Friday, 1 May 2020
Grower held potato stocks at the end of March 2020 are estimated at 1.19Mt. This is 20% higher than the same point last season and 5% above the 5-year average. This puts end-March stock levels at the highest point since 2017/18 (-11%) and the third highest since 2012/13.
The rate of drawdown in grower held stocks has remained below average with 942Kt leaving grower ownership since the end of January. This is 19Kt (-2%) down from average drawdown levels though it remains higher than the same points in 2016/17 and 2018/19. In percentage terms it is a 44% reduction from January stock levels putting it at a similar percentage drawdown as both 2014/15 and 2017/18.
Prepack stocks are estimated at 494Kt, a 388Kt (-44%) reduction from the end-Jan estimate. This is 88Kt (22%) above the five-year average and 80Kt (+19%) above the same point last season. Prices for best quality potatoes have remained firm despite high levels in supply as quality remains a determining factor. However, a combination of high stocks and increasing volumes entering fresh supply chains from the processing and chipping markets is likely to weigh on prices moving forward.
Processing and other ware stocks are estimated at 417Kt, a 239Kt (-36%) reduction from the end-Jan estimate. This comes in 90Kt (+27%) above the same point last season. Processors have been utilising crops which have been coming out of the ground well into the New Year reducing pressure on stored crops and reducing drawdown. Crisping processors have been unable to utilise much, if any, of this late lifted crop and supplies have remained tighter throughout the season than in the French fry market. The widespread food service closures mean that we are likely to see an increasing volume of this supply entering the prepack market. This being said it seems unlikely that packers would be able to utilise anywhere near the volume required to soak up the excess supply.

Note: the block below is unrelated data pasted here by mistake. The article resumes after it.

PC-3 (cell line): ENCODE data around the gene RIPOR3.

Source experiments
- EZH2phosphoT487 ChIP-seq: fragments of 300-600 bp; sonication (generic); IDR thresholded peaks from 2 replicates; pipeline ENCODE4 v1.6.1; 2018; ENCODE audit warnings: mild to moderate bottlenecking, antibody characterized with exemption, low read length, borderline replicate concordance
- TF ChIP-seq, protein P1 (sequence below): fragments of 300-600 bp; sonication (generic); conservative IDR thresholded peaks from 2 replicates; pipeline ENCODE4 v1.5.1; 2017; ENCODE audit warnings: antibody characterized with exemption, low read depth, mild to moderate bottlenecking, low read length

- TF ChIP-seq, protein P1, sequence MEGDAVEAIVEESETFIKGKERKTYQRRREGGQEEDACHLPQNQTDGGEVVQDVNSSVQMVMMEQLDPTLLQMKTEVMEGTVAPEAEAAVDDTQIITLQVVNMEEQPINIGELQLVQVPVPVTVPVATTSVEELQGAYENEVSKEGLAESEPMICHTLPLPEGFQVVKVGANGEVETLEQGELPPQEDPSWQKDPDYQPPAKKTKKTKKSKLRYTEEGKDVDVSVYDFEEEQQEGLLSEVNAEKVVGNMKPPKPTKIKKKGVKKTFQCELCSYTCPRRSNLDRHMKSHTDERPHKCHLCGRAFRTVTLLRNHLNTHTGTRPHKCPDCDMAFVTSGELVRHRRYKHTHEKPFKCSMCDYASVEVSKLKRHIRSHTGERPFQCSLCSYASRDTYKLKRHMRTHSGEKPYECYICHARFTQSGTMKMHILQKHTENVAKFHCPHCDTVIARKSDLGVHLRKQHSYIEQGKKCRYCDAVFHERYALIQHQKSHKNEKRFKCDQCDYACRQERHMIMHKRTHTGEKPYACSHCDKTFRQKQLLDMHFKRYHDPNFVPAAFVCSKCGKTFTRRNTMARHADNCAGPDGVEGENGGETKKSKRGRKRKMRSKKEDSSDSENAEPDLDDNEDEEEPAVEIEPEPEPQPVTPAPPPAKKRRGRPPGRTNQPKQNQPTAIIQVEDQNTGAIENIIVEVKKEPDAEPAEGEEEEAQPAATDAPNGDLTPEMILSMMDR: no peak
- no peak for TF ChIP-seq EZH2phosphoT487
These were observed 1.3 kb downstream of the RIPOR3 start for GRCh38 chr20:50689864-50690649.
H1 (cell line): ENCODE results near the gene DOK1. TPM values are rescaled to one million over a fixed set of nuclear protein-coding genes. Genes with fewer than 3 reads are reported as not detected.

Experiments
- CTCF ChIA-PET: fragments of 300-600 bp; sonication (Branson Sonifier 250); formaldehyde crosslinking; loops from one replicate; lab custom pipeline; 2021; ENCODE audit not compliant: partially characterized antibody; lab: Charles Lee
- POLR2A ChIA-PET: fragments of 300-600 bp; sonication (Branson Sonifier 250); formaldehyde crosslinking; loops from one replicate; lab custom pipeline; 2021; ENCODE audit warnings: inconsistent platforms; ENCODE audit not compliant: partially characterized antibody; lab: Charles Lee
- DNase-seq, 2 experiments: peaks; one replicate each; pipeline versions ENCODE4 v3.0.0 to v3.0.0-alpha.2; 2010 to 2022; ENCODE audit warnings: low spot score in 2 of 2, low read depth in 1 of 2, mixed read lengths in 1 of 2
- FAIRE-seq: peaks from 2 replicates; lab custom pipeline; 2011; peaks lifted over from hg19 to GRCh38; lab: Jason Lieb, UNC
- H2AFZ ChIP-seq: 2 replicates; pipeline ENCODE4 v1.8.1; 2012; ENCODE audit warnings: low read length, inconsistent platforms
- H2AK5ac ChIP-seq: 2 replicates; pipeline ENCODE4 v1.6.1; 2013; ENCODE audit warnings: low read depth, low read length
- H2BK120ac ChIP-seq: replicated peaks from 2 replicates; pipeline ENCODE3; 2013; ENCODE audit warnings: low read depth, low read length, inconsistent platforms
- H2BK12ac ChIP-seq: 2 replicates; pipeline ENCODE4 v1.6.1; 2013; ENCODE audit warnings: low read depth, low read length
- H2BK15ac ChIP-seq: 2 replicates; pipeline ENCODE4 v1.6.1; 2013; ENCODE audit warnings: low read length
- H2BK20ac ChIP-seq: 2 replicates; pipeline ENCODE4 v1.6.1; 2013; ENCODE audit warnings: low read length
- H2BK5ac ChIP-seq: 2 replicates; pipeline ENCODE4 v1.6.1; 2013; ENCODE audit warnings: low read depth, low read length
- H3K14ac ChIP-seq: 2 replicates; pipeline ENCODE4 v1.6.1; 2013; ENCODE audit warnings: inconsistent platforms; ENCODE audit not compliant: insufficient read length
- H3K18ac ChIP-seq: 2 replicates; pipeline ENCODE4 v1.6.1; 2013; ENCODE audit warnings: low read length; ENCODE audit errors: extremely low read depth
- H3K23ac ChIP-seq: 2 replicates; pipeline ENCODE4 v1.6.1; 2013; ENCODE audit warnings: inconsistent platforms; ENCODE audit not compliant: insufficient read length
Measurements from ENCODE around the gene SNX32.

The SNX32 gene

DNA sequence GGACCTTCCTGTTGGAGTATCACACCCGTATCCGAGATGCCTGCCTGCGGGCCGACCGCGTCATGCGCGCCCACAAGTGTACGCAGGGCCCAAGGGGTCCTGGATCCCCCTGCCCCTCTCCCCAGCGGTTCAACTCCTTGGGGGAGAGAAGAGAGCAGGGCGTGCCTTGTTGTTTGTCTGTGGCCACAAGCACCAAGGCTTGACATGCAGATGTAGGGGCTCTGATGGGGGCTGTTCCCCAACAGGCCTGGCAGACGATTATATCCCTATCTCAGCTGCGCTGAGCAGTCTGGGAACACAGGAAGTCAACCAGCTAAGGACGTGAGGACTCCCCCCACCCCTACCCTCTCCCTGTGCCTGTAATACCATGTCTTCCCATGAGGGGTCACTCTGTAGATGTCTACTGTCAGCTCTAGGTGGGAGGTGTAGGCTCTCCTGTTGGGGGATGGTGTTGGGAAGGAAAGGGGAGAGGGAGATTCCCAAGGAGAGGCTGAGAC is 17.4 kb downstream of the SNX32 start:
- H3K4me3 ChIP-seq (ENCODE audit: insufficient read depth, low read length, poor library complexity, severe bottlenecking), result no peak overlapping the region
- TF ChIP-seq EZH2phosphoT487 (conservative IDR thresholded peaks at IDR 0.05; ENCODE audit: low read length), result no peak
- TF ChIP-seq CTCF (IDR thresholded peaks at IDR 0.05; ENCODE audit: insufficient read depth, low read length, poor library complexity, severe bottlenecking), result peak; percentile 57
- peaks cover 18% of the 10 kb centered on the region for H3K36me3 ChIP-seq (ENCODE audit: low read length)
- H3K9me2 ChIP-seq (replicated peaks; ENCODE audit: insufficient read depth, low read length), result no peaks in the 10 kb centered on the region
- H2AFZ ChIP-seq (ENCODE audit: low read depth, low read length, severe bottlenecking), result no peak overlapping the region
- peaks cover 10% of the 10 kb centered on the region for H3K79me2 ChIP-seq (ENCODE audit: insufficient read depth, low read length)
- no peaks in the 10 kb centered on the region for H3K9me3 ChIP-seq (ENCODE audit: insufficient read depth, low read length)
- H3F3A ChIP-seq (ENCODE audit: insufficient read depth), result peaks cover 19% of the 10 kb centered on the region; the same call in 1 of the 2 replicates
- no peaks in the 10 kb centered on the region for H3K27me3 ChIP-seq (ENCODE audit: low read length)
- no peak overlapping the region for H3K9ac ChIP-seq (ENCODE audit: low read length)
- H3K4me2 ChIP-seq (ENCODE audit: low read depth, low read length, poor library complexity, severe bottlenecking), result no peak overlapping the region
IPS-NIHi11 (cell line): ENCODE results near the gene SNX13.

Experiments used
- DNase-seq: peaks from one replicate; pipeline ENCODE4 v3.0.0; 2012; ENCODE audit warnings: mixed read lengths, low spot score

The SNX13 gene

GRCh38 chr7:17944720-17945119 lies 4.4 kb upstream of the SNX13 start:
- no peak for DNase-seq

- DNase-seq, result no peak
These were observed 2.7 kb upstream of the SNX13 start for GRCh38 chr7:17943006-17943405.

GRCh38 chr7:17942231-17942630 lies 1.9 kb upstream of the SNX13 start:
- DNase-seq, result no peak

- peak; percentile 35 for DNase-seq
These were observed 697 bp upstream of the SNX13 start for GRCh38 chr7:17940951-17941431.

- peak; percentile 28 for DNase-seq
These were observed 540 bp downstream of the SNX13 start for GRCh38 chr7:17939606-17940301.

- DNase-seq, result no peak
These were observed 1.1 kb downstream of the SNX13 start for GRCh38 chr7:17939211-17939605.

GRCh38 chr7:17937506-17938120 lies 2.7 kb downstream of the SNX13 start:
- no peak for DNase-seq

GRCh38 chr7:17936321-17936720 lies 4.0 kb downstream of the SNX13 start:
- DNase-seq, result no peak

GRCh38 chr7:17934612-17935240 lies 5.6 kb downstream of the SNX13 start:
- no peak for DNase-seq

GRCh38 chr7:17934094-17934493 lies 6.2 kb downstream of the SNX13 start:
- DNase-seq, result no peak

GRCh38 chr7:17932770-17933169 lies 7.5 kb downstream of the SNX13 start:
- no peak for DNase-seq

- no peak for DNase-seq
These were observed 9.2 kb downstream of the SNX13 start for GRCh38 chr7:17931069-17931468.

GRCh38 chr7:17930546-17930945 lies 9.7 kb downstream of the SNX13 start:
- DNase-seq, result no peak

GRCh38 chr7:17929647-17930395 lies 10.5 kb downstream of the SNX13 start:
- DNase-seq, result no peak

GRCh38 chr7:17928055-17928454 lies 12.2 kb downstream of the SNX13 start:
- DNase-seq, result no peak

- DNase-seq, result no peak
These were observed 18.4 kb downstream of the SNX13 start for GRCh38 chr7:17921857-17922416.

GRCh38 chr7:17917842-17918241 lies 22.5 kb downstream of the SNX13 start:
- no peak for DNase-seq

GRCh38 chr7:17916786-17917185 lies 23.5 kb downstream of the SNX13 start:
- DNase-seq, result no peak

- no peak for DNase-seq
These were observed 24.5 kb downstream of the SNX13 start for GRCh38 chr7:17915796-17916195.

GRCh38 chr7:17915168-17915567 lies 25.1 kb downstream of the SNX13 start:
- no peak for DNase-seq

Bags and fresh chipping stocks are estimated at 157Kt, a 152Kt (-49%) reduction from the end-Jan estimate. This comes in 19Kt (-11%) below the five-year average stock level and only 3Kt (+2%) above the same point last season. The removal of demand from the chipping market on the back of the coronavirus lockdown has meant that despite reduced stocks, prices have not been supported, with minimal trade in recent weeks. There are reports of chip shops reopening across GB, but sales from these shops are likely to be reduced. Even if all premises re-open it seems unlikely that it would translate into anywhere near normal demand, so over-supply in this sector remains an issue.
The slightly larger stocks at end-March coupled with a drastically reduced forward demand profile for points to a prolonged periods of over-supply across certain sectors of the potato market for the remainder of the season and possibly into the 2020/21 crop year.
The full dataset and sector breakdowns can be found via the stocks dashboard. More detailed analysis on a sector basis will be release in the coming week’s examining the potential impacts during the coronavirus pandemic.
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